Our 2019 Wishlist

  • For the American Alliance of Museums [AAM] and the American Association of State & Local History [AASLH] to join forces to combat sexual harassment in the museum/heritage organization workplace.
  • For museums, their boards and leadership to lead the non-profit world in closing the gender pay gap.
  • For museum and heritage organization boards to commit to spending a minimum of two meetings a year on why they do what they do, what it means, and how to be better leaders.
  • For museums, their boards and leadership to work toward eliminating tokenism, bias, and stereotyping throughout the hiring process.
  • For AAM & AASLH to follow the lead of the American Library Association and pass a living wage resolution.

Managing Museum Workplace Conflict

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Recently I heard a story about a colleague’s child who was bullied at school. As heartbreaking as the actual bullying was, the more alarming part of the narrative was the school administrators’ reaction. They took the position that unless an adult witnessed the bullying, it didn’t happen. Sadly, this behavior affects not just middle school students, but working adults as well. It’s a neat trick, saying that something didn’t happen unless you’re there. It diminishes the victim, making her feelings and experience invisible. Imagine how much of life you could relegate to the “not my problem” column if you said, ‘Well, I wasn’t there, so it didn’t happen.’

How many of you have finally summoned the courage to see your executive director about a workplace conflict only to be asked “Well, have you tried talking to Jane?” as if talking wasn’t the thing that brought you to the Director’s office in the beginning? And how many of you who are leaders have responded with some version of “Well, I’m sure John didn’t mean it that way.” Really? If you need an explanation of why that’s a completely useless sentence, read on.

In the for-profit world, experts tell us as much as 42-percent of workplace time is spent trying to resolve conflicts, and their resolution can involve 20-percent of a leader’s work week. To my knowledge, no one has studied whether the museum world’s statistics are similar, but even if museums are half as conflict ridden, that’s still eight hours a week of open disagreement, passive aggression or conflict avoidance.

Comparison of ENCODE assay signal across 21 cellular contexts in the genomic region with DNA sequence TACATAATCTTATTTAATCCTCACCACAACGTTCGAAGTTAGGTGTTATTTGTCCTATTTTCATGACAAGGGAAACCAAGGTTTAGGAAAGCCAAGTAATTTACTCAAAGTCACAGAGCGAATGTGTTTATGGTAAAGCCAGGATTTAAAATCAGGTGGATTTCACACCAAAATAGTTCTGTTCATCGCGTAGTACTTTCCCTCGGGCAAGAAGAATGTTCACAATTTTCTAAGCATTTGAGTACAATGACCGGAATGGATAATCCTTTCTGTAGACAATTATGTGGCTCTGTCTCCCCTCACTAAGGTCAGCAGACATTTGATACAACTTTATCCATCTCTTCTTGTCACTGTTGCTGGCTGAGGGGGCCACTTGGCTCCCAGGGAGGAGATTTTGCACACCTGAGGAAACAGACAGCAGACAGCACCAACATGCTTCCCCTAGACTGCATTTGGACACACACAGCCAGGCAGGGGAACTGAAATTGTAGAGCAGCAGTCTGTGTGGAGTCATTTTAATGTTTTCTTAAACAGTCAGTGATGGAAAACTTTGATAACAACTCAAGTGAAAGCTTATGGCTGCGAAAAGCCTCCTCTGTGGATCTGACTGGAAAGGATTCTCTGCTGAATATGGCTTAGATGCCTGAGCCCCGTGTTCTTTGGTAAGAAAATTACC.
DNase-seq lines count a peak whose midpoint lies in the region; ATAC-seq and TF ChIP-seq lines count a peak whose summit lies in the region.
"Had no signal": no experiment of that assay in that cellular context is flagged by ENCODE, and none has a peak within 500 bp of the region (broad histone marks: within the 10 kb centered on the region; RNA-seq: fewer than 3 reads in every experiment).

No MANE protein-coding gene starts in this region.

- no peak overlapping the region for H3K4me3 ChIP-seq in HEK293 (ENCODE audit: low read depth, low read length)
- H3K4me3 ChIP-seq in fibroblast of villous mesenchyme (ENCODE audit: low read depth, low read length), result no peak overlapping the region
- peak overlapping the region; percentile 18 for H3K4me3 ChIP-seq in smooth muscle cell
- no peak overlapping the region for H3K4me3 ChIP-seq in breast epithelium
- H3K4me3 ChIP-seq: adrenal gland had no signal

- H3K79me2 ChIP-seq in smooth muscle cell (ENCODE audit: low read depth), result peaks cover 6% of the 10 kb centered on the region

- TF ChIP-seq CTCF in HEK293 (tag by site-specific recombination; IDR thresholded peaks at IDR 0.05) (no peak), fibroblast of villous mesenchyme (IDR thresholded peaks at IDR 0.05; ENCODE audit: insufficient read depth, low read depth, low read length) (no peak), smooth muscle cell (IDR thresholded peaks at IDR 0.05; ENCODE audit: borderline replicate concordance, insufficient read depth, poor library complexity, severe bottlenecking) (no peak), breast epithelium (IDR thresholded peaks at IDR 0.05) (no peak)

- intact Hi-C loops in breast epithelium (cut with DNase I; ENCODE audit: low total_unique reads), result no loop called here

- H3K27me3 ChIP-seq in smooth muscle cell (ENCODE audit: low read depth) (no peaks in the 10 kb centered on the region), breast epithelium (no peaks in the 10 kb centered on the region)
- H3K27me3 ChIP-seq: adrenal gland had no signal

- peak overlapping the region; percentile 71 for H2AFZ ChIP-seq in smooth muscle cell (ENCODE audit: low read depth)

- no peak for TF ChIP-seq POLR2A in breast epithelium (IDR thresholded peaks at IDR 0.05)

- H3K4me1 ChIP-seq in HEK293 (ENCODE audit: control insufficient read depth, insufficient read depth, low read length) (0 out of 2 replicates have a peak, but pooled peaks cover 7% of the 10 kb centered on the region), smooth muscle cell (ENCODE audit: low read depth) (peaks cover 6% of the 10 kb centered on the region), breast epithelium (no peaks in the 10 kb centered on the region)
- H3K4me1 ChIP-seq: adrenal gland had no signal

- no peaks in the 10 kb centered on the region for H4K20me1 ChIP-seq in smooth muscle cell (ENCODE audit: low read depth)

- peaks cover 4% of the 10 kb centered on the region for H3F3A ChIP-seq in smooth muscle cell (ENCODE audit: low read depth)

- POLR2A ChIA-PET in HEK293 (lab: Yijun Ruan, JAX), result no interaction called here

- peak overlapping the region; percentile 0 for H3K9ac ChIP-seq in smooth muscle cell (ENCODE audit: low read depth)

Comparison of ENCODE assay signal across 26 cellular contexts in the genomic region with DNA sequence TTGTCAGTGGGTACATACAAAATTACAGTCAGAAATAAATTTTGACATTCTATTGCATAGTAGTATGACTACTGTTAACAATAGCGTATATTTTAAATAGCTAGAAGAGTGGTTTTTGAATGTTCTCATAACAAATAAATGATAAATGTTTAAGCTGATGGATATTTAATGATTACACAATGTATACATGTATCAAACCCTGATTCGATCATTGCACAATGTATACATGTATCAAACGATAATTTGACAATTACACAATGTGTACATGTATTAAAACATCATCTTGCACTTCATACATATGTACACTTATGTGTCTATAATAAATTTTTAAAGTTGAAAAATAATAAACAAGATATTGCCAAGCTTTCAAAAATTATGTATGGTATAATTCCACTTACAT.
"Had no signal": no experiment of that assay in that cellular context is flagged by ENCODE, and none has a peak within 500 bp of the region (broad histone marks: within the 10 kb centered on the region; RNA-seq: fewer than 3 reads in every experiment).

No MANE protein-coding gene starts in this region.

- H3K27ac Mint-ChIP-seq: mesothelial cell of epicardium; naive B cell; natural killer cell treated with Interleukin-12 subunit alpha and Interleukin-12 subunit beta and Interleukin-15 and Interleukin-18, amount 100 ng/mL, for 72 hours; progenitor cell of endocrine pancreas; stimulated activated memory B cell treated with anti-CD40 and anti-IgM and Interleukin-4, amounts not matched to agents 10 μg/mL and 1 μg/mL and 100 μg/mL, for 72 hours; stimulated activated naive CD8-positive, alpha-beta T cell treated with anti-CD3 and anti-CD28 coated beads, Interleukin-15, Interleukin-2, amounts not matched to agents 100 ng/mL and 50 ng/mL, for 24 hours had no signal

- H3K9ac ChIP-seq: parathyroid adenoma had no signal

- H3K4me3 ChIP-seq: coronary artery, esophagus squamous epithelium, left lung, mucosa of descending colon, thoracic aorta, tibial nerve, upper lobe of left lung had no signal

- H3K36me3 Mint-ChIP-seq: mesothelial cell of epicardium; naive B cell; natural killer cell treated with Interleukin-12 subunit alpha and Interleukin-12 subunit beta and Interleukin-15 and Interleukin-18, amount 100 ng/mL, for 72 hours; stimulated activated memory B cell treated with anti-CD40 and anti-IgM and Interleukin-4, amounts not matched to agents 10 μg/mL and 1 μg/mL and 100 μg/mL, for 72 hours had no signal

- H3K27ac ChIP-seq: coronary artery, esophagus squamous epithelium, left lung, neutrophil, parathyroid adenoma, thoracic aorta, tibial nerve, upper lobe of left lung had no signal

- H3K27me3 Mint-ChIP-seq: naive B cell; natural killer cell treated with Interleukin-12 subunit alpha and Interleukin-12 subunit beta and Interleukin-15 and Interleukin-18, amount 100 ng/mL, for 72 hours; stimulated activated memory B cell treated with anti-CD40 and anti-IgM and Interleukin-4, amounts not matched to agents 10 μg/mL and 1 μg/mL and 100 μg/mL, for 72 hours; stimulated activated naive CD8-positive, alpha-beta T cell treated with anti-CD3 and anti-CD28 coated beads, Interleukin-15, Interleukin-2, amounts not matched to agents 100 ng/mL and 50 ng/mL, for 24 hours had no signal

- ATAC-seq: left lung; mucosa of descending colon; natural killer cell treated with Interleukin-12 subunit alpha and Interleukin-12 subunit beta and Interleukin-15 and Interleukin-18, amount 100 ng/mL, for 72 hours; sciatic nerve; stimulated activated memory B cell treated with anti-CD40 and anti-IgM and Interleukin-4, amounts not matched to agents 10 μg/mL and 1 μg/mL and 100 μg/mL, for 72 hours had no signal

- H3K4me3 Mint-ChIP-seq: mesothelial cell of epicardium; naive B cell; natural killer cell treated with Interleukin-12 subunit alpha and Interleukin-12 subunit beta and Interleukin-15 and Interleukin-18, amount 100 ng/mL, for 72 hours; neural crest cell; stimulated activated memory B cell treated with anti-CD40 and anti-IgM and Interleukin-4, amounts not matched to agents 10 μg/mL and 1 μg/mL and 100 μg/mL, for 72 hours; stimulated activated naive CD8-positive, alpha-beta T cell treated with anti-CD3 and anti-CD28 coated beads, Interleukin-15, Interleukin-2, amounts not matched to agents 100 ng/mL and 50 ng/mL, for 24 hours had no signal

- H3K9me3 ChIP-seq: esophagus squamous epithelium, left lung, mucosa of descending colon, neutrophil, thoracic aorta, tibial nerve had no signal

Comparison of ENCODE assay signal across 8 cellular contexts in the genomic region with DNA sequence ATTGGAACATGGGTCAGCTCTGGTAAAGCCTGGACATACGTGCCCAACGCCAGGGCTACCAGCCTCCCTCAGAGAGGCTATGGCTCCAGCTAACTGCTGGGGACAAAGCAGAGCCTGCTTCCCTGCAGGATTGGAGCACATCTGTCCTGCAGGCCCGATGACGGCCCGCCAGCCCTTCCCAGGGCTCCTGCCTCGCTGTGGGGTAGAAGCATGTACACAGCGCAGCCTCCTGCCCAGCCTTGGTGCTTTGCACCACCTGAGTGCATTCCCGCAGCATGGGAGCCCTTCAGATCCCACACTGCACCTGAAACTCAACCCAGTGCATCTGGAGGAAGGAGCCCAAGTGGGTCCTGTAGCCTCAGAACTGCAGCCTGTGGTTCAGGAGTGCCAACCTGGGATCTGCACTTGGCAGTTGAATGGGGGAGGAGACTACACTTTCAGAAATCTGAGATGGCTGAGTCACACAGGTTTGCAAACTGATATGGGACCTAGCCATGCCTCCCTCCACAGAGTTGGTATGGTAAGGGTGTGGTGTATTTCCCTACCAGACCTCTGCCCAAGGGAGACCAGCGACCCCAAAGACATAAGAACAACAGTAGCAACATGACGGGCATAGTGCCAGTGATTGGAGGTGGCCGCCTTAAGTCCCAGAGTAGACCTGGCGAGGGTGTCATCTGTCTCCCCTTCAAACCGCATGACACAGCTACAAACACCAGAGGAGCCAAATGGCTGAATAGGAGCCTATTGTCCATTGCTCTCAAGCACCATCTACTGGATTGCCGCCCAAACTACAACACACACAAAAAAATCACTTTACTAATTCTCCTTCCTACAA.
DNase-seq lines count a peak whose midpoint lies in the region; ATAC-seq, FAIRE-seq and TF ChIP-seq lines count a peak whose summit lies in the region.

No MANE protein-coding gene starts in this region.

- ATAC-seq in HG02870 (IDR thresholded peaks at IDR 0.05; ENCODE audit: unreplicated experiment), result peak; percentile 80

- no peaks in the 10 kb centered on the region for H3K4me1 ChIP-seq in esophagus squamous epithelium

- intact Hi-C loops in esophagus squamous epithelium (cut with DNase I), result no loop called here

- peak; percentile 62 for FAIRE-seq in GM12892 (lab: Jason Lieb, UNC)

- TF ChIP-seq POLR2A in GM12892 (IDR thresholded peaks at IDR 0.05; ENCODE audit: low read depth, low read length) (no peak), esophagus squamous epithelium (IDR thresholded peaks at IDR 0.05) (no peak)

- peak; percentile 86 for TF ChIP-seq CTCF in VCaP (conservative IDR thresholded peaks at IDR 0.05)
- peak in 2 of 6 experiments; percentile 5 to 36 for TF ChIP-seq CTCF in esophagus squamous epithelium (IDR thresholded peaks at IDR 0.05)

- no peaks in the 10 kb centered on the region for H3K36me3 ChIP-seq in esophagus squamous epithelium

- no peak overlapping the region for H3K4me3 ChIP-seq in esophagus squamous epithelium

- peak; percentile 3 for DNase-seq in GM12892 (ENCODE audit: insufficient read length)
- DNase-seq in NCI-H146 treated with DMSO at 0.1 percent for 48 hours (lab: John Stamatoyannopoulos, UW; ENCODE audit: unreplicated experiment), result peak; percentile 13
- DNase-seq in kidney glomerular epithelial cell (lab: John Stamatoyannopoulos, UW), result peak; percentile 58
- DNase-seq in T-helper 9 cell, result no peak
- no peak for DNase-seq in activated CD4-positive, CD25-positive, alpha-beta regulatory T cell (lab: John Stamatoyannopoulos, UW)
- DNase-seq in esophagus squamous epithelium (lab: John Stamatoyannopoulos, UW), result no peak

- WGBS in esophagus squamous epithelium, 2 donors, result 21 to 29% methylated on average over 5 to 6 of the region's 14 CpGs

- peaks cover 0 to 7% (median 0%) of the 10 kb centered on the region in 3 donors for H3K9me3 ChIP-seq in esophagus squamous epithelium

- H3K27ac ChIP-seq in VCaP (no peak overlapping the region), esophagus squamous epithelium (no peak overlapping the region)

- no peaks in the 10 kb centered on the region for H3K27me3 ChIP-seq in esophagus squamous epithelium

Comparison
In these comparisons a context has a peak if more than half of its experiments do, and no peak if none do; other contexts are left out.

And to all the museum women out there, know that workplace disputes, especially those pitting one woman against another, hurt you more than disagreements involving your male colleagues. Why? The short answer is there is a lot bias about women in the workplace, but to begin, men and women judge conflict between two women more harshly than between a man and a woman or between two men. Men’s arguments are not termed ‘cat fights,’ for example. Men are expected to be aggressive, and forgiven for being rude, while women are expected to play nice, be nice and smile, and a woman’s “nice” facade may mask anger and back biting. Further, women perceive other women as more judgmental than men. As a result, they avoid female colleagues in an effort to sidestep perceived judgment.

So what’s a leader to do in the face of workplace conflict?

  • Model the behavior you want: If you get angry, direct your anger toward situations and things rather than people and their personalities.
  • Treat everyone with honesty and respect. When you meet with disgruntled co-workers, be impartial. If it appears you’ve already sided with one of them, your attempt at mediation will die on the vine.
  • Don’t let conflict fester. If you get wind of a problem, sit down with your team members sooner rather than later.
  • Talk to your staff not just about what they’re doing, but how they feel about what they’re doing. Perceived and real inequities create stress, which prompts conflict.
  • Remember to listen, and when beginning conflict resolution, remember to promise confidentiality.

And if you’re a staff member?

  • Treat everyone with honesty and respect.